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Norman Australian Golf Was Humiliated

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COOLUM, Australia -- Greg Norman believes golf Down Under was humiliated by the first-round cancellation of last week's Australian Open due to unplayable greens, and that it may take years to repair the damage.
 
Returning to Australia for this week's Australian PGA, Norman said Tuesday that players in the United States were 'laughing'' over the situation at the Australian Open, where last Thursday's first round had to be called off.
 
Despite warnings from players and Australasian Tour staff as early as three days before, officials at Melbourne's Victoria Golf Club, under direction from the Australian Golf Union, cut the greens hours before the first round and did not water them the night before.
 
That compounded the impact of the close-cut surface and dry, drought conditions in the region. Players' putts were returning to their feet after snaking toward the hole and then coming back as much as 20 feet.
 
'Certainly I do feel embarrassed, it is the last thing we wanted,'' AGU executive director Colin Phillips said after the round was canceled, making it a 54-hole tournament. 'The buck stops with me. I accept full responsibility for it.''
 
Norman said that regardless of who takes the blame, the situation was embarrassing.
 
'It was sad, a bit of a humiliation to the game of golf in Australia,'' Norman said after arriving from Florida, where he hosted the Franklin Templeton Shootout last weekend. 'Players were talking about it on a regular basis. It was 10,000 miles away and they were basically laughing at us.''
 
It isn't the first time a tournament has been affected by unplayable greens in Australia. At the 1987 Australian Open at Royal Melbourne, Scotland's Sandy Lyle led a walkout under similar circumstances on the last scheduled day. That round was replayed, and Norman returned the next day to win the tournament.
 
In 1974, Lee Trevino stormed off Royal Melbourne's fast greens and vowed never to return.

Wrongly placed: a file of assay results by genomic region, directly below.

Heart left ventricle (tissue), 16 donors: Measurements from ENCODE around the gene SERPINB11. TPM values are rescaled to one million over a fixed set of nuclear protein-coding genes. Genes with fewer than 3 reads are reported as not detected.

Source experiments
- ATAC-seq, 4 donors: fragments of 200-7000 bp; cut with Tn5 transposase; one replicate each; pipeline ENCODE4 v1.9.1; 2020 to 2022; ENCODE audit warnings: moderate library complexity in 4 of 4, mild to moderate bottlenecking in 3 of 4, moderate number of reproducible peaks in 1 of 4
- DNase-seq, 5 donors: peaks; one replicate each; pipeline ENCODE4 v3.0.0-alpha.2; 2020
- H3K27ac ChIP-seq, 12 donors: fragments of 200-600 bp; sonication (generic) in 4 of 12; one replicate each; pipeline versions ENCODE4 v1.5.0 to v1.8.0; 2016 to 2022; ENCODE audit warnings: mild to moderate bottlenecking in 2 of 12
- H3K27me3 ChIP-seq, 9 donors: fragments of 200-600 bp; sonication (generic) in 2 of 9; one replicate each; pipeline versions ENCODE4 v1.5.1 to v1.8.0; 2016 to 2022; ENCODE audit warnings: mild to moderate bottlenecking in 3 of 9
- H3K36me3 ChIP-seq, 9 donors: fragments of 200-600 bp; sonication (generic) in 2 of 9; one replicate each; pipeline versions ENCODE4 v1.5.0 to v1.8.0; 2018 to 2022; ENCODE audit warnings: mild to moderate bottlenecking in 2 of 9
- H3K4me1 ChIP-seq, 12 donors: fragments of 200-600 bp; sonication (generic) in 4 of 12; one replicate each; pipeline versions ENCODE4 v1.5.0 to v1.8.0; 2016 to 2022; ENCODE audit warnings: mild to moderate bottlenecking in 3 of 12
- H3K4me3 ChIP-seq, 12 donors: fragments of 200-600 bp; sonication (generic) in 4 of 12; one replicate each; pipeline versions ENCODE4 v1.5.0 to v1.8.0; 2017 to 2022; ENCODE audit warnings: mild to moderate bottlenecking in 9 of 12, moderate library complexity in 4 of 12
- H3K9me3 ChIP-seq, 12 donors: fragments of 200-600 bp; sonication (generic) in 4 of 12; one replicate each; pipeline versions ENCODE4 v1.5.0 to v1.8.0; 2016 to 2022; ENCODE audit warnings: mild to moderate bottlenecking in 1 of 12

Norman has criticized the AGU in the past over the condition of the greens at other Australian Opens.
 
'It really doesn't hold a whole lot of credibility the way they structure the game over here,'' he said. 'They've got a long way to go to repair the damage to say the least.''
 
Norman said he had trouble believing reports that the Victoria Golf Club greens were near 17 on the stimpmeter, a wooden device used to measure the speed of greens.
 
The greens at Augusta for the U.S. Masters usually are cut to about 12 and are recognized as the fastest of any tournament in the world.
 
'The players do have a sense of what is going on, we do play a lot of golf courses around the world,'' Norman said. 'When I heard that the greens were rolling about 17, that is unputtable.
 
'Somebody's head should roll in this deal. Colin Phillips fell on his sword, which he should do. They've got to sit back and reflect on this. They have a big bridge to repair in the world of golf.''
 
Norman will play with American John Daly and Australian Craig Parry in the opening two rounds of the Australian PGA on the par-72 Coolum course.
 
'I've never played here, but I've heard a lot of good things about the layout,'' Norman said. 'I played pretty well last week in Florida but didn't score well.''
 
Defending champion Robert Allenby of Australia will skip the Coolum event to play at Sun City in South Africa.